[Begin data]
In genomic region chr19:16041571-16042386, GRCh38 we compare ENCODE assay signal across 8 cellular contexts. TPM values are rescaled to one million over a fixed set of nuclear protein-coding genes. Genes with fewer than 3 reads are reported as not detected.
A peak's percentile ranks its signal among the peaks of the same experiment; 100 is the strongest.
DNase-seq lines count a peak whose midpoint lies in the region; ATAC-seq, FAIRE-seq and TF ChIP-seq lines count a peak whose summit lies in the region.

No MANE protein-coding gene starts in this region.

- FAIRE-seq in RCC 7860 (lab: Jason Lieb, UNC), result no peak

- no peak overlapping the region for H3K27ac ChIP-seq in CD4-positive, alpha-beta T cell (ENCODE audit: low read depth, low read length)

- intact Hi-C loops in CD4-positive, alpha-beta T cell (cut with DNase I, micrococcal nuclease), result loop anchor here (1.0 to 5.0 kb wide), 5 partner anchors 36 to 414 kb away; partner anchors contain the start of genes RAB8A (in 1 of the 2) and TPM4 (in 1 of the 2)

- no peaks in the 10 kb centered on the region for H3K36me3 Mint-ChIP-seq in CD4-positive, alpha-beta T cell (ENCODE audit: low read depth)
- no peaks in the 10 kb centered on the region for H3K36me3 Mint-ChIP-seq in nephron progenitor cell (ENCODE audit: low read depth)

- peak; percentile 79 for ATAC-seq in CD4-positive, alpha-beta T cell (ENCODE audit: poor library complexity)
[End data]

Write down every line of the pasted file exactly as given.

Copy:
In genomic region chr19:16041571-16042386, GRCh38 we compare ENCODE assay signal across 8 cellular contexts. TPM values are rescaled to one million over a fixed set of nuclear protein-coding genes. Genes with fewer than 3 reads are reported as not detected.
A peak's percentile ranks its signal among the peaks of the same experiment; 100 is the strongest.
DNase-seq lines count a peak whose midpoint lies in the region; ATAC-seq, FAIRE-seq and TF ChIP-seq lines count a peak whose summit lies in the region.

No MANE protein-coding gene starts in this region.

- FAIRE-seq in RCC 7860 (lab: Jason Lieb, UNC), result no peak

- no peak overlapping the region for H3K27ac ChIP-seq in CD4-positive, alpha-beta T cell (ENCODE audit: low read depth, low read length)

- intact Hi-C loops in CD4-positive, alpha-beta T cell (cut with DNase I, micrococcal nuclease), result loop anchor here (1.0 to 5.0 kb wide), 5 partner anchors 36 to 414 kb away; partner anchors contain the start of genes RAB8A (in 1 of the 2) and TPM4 (in 1 of the 2)

- no peaks in the 10 kb centered on the region for H3K36me3 Mint-ChIP-seq in CD4-positive, alpha-beta T cell (ENCODE audit: low read depth)
- no peaks in the 10 kb centered on the region for H3K36me3 Mint-ChIP-seq in nephron progenitor cell (ENCODE audit: low read depth)

- peak; percentile 79 for ATAC-seq in CD4-positive, alpha-beta T cell (ENCODE audit: poor library complexity)